FDA Requires New Warning Labels On Risks of Combining Opioids With Benzodiazepines

FDA Requires New Warning Labels On Risks of Combining Opioids With Benzodiazepines

By Seth Ferranti 09/07/16

The new "boxed warning" was prompted by a 41% increase in patients being prescribed both opiates and benzodiazepines at the same time.

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FDA Requires New Warning Labels On Risks of Combining Opioids With Benzodiazepines

Last week, the Food and Drug Administration issued a new warning on the danger of mixing benzodiazepines and opioids. The agency is now requiring "boxed warnings," the strongest FDA warning, on close to 400 products that list the hazards of mixing the drugs together.

The Centers for Disease Control and Prevention (CDC) has also warned doctors to stop prescribing the two drugs together, unless a patient is fighting a serious disease like cancer. Doctors were urged to warn patients of the risks involved when combining these prescription drugs with alcohol.

With the increased use of opioids in the United States over the last two decades, prescriptions for opioid drugs like oxycodone and hydrocodone have skyrocketed. Data compiled by the CDC show that middle-aged white men and women are dying at alarming rates, driven by opioid overdoses. The Washington Post analyzed data from the CDC between 1999 and 2014, which noted a 400% increase in opioid-related fatalities among middle-aged white women.

Benzodiazepines—a class of anti-anxiety drugs that include Valium, Xanax and Klonopin—contribute to a large share of overdose deaths, according to the Post. When combined with opioids, the results have proved deadly.

The FDA says that the number of patients being prescribed both drugs has risen 41% from 2002 till 2014, affecting almost 2.5 million people. Both drugs ease anxiety and pain, but hazards such as respiratory depression, extreme sleepiness, coma and death have been reported.  

“They act like a dimmer switch on the central nervous system,” Rear Admiral Susan Blumenthal, an expert on women’s health issues and former U.S. assistant surgeon general, told the Post. “When taken in combination, a person’s breathing and heart will slow down, and can ultimately stop. People can go to sleep and never wake up.” Of any demographic, white women are the most likely to be prescribed both benzodiazepines and opioids, putting them at the highest risk.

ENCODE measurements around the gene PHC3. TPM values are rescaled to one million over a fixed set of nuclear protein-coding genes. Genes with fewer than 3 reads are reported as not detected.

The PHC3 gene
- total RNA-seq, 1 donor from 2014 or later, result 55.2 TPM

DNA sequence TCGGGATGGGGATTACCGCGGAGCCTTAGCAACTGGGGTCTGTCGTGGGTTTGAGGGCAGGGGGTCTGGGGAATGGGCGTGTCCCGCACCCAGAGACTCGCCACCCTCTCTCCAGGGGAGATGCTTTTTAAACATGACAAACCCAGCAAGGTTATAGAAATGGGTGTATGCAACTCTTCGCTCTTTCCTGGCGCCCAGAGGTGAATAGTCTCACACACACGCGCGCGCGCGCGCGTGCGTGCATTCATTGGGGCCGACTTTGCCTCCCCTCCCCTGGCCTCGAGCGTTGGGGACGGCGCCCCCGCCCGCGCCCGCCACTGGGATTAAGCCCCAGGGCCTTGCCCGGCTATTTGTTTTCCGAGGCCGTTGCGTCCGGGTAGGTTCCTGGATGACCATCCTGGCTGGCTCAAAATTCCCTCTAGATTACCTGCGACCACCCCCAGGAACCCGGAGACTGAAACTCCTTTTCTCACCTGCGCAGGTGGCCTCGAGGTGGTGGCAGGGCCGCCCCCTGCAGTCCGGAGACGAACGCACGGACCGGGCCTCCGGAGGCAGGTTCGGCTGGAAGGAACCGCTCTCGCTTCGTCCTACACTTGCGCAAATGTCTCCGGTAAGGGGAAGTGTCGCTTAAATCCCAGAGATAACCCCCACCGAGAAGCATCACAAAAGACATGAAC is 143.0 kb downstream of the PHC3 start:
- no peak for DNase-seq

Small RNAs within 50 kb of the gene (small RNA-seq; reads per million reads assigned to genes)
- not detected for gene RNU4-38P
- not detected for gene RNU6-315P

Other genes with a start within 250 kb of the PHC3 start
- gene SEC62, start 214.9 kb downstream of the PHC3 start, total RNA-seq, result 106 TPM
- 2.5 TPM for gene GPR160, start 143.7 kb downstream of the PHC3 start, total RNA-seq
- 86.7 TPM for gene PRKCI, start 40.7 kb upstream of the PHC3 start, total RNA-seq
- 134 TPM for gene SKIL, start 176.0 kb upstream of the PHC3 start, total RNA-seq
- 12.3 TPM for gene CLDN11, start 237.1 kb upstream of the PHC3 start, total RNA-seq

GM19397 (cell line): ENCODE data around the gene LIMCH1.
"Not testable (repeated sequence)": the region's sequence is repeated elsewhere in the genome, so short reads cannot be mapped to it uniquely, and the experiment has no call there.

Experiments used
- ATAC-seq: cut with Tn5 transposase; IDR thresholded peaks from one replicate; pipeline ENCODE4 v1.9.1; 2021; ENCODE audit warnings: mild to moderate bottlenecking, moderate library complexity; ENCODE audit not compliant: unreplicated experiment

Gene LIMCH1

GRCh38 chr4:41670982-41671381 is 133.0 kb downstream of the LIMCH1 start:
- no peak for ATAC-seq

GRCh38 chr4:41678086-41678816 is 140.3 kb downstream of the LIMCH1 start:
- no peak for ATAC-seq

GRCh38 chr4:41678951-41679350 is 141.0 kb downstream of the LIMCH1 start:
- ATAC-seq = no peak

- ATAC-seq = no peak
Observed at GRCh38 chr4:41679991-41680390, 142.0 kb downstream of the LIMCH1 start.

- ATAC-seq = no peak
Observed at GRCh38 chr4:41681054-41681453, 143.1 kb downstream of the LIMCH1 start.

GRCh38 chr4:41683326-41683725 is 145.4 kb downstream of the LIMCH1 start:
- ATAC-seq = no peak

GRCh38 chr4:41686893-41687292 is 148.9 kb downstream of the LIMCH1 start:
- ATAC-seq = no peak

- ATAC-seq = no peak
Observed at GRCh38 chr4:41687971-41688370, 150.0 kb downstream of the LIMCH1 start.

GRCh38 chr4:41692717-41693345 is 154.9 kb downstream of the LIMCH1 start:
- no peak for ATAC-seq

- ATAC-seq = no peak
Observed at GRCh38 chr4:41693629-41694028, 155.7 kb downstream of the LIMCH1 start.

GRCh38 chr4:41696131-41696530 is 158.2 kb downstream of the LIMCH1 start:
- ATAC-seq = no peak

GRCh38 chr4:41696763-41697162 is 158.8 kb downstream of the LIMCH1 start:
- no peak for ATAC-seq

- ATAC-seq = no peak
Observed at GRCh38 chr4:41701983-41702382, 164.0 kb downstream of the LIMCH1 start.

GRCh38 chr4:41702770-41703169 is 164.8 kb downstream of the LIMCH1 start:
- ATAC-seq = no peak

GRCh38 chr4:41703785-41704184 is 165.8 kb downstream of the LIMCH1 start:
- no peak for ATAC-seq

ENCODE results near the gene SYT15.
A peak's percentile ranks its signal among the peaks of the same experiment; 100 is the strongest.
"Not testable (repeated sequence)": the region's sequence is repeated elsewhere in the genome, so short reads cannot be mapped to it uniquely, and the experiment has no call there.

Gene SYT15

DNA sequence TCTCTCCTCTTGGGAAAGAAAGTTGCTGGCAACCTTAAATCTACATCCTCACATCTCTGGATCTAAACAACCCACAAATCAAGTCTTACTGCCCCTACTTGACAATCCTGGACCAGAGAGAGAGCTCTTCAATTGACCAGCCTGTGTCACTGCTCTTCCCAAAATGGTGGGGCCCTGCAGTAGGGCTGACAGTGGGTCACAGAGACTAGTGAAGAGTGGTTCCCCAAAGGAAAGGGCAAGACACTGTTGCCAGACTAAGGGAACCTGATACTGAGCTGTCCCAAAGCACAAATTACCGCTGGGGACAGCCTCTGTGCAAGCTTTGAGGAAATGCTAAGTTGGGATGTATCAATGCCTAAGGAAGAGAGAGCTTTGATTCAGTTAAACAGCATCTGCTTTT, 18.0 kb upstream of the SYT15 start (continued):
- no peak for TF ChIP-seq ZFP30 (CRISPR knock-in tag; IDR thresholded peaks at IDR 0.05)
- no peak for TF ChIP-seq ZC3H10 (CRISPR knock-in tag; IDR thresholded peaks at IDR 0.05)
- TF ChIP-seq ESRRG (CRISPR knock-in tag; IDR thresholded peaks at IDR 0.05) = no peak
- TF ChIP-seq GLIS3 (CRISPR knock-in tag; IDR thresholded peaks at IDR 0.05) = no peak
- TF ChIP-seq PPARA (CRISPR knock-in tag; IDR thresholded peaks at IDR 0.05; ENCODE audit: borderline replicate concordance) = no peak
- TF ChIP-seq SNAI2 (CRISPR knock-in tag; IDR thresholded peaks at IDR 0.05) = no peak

“It is nothing short of a public health crisis,” said FDA Commissioner Robert Califf. “We implore health care professionals to heed these new warnings and more carefully and thoroughly evaluate, on a patient-by-patient basis, whether the benefits of using opioids and benzodiazepines—or CNS depressants more generally—together outweigh these serious risks.”

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After landing on the US Marshals Top-15 Most Wanted list and being sentenced to a 25 year sentence in federal prison for a first-time, nonviolent LSD offense, Seth built a writing and journalism career from his cell block. His raw portrayals of prison life and crack era gangsters graced the pages of Don DivaHoopshype and VICE. From prison he established Gorilla Convict, a true-crime publisher and website that documents the stories that the mainstream media can’t get with books like Prison Stories and Street Legends. His story has been covered by The Washington PostThe Washington Times, and Rolling Stone.

Since his release in 2015 he’s worked hard to launch GR1ND Studios, where true crime and comics clash. GR1ND Studios is bringing variety to the comic shelf by way of the American underground. These groundbreaking graphic novels tell the true story of prohibition-era mobsters, inner-city drug lords, and suburban drug dealers. Seth is currently working out of St. Louis, Missouri, writing for The FixVICEOZY, Daily Beast, and Penthouse and moving into the world of film. Check out his first short, Easter Bunny Assassin at sethferranti.com. You can find Seth on Linkedin or follow him on Twitter.

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